Brillante started her show career at 3 months of age. At her first ARBA show there were 4 female
dogos in her class, she took 1st place all 4 shows & then took Group 1 3x, Group 2 1x & 1 BIS puppy. Brillante
finished her ARBA CH at 2 years of age with 2 more BIS wins. Bri has also been shown in Mexico (at 14 months, 1 month
to early to earn a CH title) & is 2 wins or CACMs away from a MX INT CH title. Bri finished 2002 as ARBAs #1 Dogo.
In 2003, Brillante earned her UKC CH title & was tied for Top 10 #1 Dogo until July 2003.
Where to Show
IABCA -- International All Breed Canine Association of America www.iabca.com
Earning CH titles
ARBA -- an ARBA CH title is earned when the dog has earned 9 CACUS (Certificate of Aptitude
for Championship in the United States). A minimum of 9 shows need to be entered to earn an ARBA CH title. The
winner of each adult class is awarded 1 CACUS point.
UKC -- a UKC CH title is earned when the dog has earned 100 points (30 of the points must
be from BOB or BOS wins). 10 points are awarded to the winner of each class. If there is competition, Best of
Winners is awarded an additional 10 points and Best of Breed (BOB) and Best of Sex are each awarded an additional 15
points. A maximum of 35 points per show can be earned.
UKC also has a Top 10
list which lists the Top 10 dogs of each breed who has shown with UKC. To make it to the Top 10 list, the
dog must have competed at a show where there were at least 3 members of his breed he was competing against. It
is possible to make it to this list without earning a CH title, and not all CH titled dogos will make it to this list if they
did not compete against 3 or more different dogs at a single show.
Rarities -- A Rarities CH title is earned when 15 points are earned, requiring 2 major wins
of 3 or more points each won under at least 2 different judges. The dog is awarded 1 point for each dog it beats.
IABCA -- An IABCA CH title is earned when 3 CAC (Certificate of Aptitude for Championship)
points are earned. It is possible to earn an IABCA CH title in as little as 3 shows.
CKC -- A CKC (Canine Kennel Club) CH title is earned when 15 points are earned, requiring
2 major wins of 3 or more points each won under at least 2 different judges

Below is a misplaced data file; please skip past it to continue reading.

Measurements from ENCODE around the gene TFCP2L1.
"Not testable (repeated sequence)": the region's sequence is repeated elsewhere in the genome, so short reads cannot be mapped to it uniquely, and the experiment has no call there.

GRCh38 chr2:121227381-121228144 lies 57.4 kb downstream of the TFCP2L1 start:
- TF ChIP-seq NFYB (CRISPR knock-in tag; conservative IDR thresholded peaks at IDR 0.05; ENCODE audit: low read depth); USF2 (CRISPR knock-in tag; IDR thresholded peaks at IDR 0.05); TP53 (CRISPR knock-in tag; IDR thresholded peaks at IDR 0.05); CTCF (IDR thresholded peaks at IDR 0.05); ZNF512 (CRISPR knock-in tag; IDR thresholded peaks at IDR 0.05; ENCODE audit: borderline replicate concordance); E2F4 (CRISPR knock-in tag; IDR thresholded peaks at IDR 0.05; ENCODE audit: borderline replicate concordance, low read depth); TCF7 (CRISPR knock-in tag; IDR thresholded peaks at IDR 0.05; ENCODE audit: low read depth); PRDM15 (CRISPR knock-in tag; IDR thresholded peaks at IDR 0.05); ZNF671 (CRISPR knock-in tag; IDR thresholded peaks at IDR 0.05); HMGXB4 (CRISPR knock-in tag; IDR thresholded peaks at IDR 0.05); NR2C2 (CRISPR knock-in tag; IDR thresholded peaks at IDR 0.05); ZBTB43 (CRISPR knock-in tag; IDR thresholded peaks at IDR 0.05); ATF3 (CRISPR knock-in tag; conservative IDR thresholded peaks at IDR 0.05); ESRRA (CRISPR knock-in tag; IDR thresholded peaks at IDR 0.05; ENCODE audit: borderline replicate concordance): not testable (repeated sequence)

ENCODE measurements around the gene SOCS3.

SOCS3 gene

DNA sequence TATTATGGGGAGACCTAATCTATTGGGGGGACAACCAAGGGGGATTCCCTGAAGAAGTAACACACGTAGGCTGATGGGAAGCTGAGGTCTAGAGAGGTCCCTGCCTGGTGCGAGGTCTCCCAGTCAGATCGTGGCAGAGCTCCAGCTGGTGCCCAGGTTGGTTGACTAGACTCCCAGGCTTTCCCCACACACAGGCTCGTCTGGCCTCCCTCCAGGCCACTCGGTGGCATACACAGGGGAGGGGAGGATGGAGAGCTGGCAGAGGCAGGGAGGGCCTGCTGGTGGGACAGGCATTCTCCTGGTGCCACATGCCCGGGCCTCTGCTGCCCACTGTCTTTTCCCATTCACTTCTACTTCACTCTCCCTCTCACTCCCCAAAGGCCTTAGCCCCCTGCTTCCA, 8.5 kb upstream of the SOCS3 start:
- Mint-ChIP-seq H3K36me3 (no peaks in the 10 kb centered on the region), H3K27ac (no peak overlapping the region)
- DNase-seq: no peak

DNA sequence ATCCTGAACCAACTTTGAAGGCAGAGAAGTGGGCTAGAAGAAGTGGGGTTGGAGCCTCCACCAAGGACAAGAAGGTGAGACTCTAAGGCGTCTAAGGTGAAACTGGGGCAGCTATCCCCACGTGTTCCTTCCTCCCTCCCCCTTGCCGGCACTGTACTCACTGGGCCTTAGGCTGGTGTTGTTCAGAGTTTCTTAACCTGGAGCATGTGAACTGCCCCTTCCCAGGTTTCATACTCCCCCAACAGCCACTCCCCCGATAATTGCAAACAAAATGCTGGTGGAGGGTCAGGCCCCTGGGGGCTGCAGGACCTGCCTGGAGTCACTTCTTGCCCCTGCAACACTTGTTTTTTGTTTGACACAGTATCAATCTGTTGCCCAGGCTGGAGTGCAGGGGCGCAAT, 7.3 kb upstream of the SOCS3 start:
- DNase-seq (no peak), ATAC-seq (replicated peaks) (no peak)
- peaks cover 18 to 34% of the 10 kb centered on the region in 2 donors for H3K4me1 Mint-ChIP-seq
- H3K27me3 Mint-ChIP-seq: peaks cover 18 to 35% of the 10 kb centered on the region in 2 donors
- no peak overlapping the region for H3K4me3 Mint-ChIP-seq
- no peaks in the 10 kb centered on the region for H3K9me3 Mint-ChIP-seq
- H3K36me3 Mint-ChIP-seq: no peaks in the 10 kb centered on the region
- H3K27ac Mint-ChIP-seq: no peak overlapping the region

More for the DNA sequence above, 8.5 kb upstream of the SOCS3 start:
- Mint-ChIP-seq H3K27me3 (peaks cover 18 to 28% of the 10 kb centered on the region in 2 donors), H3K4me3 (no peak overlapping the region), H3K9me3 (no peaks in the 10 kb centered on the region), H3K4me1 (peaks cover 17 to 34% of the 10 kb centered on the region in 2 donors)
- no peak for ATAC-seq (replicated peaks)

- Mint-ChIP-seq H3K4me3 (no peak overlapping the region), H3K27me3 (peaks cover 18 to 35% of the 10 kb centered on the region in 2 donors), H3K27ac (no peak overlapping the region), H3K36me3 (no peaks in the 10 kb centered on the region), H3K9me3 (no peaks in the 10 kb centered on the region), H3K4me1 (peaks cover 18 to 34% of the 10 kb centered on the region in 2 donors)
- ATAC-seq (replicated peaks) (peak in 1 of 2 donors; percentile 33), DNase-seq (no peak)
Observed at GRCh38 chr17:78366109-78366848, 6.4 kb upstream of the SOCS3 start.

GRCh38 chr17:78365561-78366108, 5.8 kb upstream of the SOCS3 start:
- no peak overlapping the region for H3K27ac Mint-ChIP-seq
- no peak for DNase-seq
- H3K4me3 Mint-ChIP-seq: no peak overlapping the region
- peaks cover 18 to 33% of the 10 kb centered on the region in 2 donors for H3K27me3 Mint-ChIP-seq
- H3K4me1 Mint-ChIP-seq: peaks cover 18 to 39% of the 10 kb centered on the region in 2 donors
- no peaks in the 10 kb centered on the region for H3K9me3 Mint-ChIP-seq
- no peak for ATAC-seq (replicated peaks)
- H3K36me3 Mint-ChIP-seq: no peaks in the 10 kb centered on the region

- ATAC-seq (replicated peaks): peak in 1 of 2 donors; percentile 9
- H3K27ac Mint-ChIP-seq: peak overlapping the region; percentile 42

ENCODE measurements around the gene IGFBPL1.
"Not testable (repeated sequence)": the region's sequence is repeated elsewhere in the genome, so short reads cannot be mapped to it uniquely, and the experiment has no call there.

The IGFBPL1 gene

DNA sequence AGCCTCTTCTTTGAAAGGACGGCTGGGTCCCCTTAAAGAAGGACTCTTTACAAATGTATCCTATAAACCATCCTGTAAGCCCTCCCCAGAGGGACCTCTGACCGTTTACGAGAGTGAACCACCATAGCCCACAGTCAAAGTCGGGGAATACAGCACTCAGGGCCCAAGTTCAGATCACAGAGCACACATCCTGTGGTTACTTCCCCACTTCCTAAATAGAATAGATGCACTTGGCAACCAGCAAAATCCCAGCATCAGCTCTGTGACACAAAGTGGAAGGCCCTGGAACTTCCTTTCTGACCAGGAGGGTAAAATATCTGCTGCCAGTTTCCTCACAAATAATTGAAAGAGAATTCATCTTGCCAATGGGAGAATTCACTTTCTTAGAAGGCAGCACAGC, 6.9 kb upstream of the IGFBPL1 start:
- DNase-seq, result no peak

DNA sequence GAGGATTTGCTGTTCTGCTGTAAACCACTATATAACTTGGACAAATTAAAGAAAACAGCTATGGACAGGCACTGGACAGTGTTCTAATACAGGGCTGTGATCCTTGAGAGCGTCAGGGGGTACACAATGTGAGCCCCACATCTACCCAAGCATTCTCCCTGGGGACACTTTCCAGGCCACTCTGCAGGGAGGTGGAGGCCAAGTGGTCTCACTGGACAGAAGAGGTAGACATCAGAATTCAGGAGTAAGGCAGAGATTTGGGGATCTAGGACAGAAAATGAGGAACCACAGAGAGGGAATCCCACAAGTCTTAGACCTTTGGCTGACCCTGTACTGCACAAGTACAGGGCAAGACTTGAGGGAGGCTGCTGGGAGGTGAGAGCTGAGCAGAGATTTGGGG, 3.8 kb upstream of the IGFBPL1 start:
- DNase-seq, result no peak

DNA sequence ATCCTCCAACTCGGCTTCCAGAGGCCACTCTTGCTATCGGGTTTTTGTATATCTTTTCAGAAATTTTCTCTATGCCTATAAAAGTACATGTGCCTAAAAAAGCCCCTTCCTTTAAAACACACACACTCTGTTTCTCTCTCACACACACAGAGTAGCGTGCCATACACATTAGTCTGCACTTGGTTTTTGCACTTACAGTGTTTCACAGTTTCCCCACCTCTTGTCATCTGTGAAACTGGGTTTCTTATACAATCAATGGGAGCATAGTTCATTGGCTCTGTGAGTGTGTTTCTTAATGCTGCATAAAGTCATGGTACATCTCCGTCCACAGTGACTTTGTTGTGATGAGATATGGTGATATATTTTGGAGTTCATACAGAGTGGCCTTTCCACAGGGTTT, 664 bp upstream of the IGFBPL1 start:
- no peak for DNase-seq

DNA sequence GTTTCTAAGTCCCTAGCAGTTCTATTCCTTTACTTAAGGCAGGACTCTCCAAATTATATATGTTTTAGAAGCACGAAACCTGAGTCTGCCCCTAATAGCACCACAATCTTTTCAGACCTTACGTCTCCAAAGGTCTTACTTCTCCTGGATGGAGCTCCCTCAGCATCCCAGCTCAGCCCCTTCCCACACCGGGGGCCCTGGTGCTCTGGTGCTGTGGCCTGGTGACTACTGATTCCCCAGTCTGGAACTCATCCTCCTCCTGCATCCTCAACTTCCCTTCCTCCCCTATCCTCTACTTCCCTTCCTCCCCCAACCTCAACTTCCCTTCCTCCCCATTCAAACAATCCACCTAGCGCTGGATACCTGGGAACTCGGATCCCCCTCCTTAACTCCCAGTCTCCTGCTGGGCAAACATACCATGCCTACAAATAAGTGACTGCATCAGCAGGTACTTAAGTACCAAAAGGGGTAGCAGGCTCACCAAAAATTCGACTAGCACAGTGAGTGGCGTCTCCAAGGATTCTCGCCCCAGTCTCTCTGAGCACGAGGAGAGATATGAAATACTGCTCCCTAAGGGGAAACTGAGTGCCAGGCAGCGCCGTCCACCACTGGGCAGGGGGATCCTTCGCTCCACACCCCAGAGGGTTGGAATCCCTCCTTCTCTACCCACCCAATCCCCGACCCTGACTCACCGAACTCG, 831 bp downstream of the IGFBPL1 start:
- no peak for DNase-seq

FCI -- an FCI CH title is earned when the dog has earned 4 CAC (Certificate of Aptitude for
Championship) points. Each country has its own CH title. Ex: A dog earning a CH title in Mexico is now a MEX CH.
In Mexico, 1 CACM (Certificate of Aptitude for Championship in Mexico) is awarded to the winner of each class. The dog
must be at least 15 months old to earn an FCI CH title. An FCI (PR, MEX, UR, etc.) title can be earned in as little
as 4 shows, with or without competition of the same breed.
NCA -- an NCA (National Canine Association) CH title is earned when the dog has earned 100
points, a maximum of 35 points per show.
Rarities & CKC titles are amoung the most difficult to earn because they require breed competition in order to earn
a CH title. All other titles can be earned without any competition from your own breed, including UKC titles.
If you have no competition with your dogo at a UKC show & your dogo places in the group class over dogs of other breeds
who had competition, then, your dogo can aquire enough points to complete his CH.
The following are books that I have personally read & recommend. Since many are out of print,
you may want to try half.com if your local library doesn't carry the book.
Stern, Jane & Stern, Michael. (1997) Dog Eat Dog: A Very Human Book About
Dogs and Dog Shows. New
York, NY : Scribner
Dog Eat Dog ... is a wonderful introduction into the "dog show world," this book introduces
and prepares its readers for the real deal. I especially recommend this book for rare-breed dog owners, like the Dogo Argentino.
Rare-breed shows are often frequented by those new-to-the breed and showing dogs for the first time in their life. Many dogo
owners experience the "pure bred dog world" for the first time after acquiring their dogo. Dog Eat Dog will surly not
leave you in the dark. This book is very educational and defines all terms that may be new to the reader. Even
if you've already gone to a show or two or five, I still recommend reading this book -- you'll learn even more.